As NASA studies how to achieve President Barack Obama's call for a manned mission to Mars by the 2030s, Hawaii has a couple of significant pieces of the action.
Hawaii governors live and die by the health of our economy, and its robust condition ahead of the 2014 election is the main reason Gov. Neil Abercrombie is flying high despite low approval ratings throughout his first term.
I'm fortunate to come from a family that has been relatively long-lived. My mom lived well into her 80s, as did three of my four grandparents and all of the uncles and aunts I've been closest to.
The big headline from Tannya Joaquin's fine Hawaii News Now interview with retiring University of Hawaii President M.R.C. Greenwood was about state Sen. Donna Mercado Kim's inquiry on her son's UH law school application.
It's always welcome news when local officials manage to solve a problem, and University of Hawaii athletic director Ben Jay appears to have done so on the weighty matter of naming UH sports teams.
This week marked 21⁄2 years since I started my granddaughters Sloane and Nakaylee in music classes with Ilisa Peralta at Island Guitar.
U.S. Rep. Colleen Hana­busa said she's running against U.S. Sen. Brian Schatz for the late Daniel Ino­uye's old seat to give voters a say in the matter.
Young candidates hope to start a generational change in Hawaii politics in next year's election, but it could as likely turninto a last stand by old-guard Demo­crats that cements our political status quo for another decade.
If you think Democrats have a lock on Hawaii political power now, see what happens if the party succeeds in limiting who can run for office as a Demo­crat and who can vote in Demo­cratic primaries.
My first thought after hearing of the Boston Marathon bombings was about a fear that’s been on my mind a lot lately: What kind of world are we leaving our grandchildren?
Few things illustrate the changes in our society during my lifetime better than the two breakout stars, a generation apart, from Walt Disney's "The Mickey Mouse Club."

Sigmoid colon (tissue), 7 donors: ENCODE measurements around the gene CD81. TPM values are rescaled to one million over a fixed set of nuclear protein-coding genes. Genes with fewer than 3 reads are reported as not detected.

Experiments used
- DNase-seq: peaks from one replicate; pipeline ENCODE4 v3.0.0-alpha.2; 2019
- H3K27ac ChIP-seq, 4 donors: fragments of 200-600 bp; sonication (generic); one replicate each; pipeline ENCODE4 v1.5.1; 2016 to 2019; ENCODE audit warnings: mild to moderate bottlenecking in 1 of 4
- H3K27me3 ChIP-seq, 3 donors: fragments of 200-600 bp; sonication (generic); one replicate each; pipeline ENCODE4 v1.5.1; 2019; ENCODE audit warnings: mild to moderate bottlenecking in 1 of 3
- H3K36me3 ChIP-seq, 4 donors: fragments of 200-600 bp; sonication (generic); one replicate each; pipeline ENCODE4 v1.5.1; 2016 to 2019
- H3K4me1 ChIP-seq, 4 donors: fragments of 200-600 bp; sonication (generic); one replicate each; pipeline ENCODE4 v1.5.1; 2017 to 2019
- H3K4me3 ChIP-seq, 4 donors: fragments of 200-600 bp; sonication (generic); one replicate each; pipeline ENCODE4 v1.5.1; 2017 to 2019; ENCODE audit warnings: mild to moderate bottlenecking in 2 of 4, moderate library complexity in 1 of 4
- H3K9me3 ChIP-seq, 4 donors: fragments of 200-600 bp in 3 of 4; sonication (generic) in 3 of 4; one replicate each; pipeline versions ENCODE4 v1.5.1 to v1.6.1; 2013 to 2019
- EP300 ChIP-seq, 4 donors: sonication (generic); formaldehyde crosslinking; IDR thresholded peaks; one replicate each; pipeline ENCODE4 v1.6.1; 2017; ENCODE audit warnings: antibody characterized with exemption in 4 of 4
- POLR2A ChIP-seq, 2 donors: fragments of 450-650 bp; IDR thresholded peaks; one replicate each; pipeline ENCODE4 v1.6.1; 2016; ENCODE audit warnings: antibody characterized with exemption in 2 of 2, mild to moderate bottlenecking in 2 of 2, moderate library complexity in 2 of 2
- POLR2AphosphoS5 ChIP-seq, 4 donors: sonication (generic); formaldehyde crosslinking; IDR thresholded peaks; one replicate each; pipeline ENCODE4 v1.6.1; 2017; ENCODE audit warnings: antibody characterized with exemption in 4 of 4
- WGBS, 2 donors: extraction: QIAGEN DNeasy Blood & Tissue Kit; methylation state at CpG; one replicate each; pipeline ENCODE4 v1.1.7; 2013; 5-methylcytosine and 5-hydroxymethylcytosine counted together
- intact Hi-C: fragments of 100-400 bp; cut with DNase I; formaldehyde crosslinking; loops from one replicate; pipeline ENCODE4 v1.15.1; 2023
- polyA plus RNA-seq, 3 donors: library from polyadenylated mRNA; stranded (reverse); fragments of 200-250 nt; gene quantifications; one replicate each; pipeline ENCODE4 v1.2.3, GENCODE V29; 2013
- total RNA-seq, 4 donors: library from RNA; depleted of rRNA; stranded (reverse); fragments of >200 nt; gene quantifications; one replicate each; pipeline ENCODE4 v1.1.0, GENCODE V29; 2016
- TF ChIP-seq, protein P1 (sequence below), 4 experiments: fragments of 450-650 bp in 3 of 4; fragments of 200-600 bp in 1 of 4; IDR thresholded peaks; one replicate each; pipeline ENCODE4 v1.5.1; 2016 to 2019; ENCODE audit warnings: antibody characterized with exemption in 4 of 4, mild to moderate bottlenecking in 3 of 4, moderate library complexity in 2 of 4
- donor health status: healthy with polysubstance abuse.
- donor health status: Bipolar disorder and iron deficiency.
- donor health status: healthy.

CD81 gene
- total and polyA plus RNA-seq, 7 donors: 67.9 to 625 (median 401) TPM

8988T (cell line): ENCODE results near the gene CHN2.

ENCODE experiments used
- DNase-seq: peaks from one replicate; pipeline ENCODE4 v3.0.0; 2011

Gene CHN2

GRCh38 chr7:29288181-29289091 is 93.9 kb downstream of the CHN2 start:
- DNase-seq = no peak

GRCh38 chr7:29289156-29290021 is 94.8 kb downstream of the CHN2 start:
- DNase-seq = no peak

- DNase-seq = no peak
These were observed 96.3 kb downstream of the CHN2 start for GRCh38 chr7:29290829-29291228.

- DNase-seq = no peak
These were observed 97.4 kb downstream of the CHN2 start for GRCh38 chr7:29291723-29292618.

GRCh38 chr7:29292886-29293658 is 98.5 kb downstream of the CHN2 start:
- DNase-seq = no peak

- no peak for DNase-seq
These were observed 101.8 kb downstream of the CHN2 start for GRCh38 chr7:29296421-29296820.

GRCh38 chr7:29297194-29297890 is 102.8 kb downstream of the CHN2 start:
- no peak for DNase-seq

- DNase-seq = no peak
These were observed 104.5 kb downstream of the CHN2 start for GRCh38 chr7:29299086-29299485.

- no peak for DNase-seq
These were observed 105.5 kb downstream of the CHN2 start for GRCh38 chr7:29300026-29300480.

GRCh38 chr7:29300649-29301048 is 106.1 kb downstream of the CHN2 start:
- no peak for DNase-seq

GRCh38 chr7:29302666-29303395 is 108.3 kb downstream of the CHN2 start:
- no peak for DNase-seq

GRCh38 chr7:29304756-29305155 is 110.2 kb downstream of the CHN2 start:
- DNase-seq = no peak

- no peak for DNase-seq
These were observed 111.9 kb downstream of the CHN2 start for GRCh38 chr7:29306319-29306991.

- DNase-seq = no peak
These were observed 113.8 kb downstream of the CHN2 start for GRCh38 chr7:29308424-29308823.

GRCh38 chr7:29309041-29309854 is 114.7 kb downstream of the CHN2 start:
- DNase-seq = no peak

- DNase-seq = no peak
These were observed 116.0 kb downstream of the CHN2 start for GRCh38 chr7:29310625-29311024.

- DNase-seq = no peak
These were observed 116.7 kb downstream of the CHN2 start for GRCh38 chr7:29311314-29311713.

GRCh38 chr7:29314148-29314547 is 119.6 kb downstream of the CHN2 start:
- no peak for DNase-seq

It's good to see Mayor Kirk Caldwell and the City Council moving to take real responsibility for Oahu's increasingly vexing homelessness problem.
A grudge by some legislators against the State Foundation on Culture and the Arts may still be on even after state Rep. Faye Hano­hano's apology for her racially abusive threats to SFCA staff for placing works by non-Native Hawaiian artists in her office.
Whatever the 2013 Legislature accomplishes on policy, the thing for which it'll most be remembered is Hawaii island Rep. Faye Hano­­hano's racial tirade over artwork by non-Native Hawaiians placed by the state in her office.
House dissidents who toppled former Speaker Calvin Say in favor of Joe Souki were criticized here and elsewhere for not articulating a policy agenda that elevated the coup above a power grab.
It was encouraging to see Mayor Kirk Caldwell take ownership of Oahu's rutted roads by promising to fix them and setting a deadline.
The Public Land Development Corp. sneaked into town like the proverbial thief in the night, and, sadly, it appears to be going out the same way — if it's going out at all.
Gov. Neil Abercrombie's proposal to conduct future Hawaii elections by mail remains alive in the Legislature with Senate Bill 854, which would start a planning process that could lead to all-mail voting in 2016.
A Facebook friend described a recent 4,000-mile driving trip on the mainland and reached the conclusion of many from Hawaii after such travels: "It suddenly occurred to me with shocking clarity that not once did we encounter more potholes anywhere on the mainland than I bounced over on the Pali today."
It's time for Hawaii to end our 20-year battle over same-sex marriage and join the tide of history that is moving the United States toward marriage equality.
Honolulu taxpayers should cheer Mayor Kirk Caldwell's attempt to recover a 10 percent surcharge the state is skimming from the excise tax Oahu residents pay to finance the $5.26 billion rail project.
It's showtime for the band of former dissidents in the state House of Representatives who are finally taking the reins of power after years of battling outgoing Speaker Calvin Say for control of the House.
Of all the stories I read about U.S. Sen. Daniel Ino­uye's passing, most intriguing was one that appeared on the DCist website under the headline "Late Sen. Daniel Ino­uye Was the Biggest Punk in Congress."
The adage that you can't take it with you applies to political power as well as material wealth.
Whatever Gov. Neil Abercrombie decides onU.S. Sen. Daniel Ino­uye's wish to have U.S. Rep. Colleen Hana­busa succeed him, it's vital to getthe governor's appointee sworn in before the new Congress convenes Jan. 3.
Some of the most sobering information to come out of the Connecticut massacre was the extent to which the psychopath who gunned down 20 first-graders and six adults at Sandy Hook Elementary School was armed.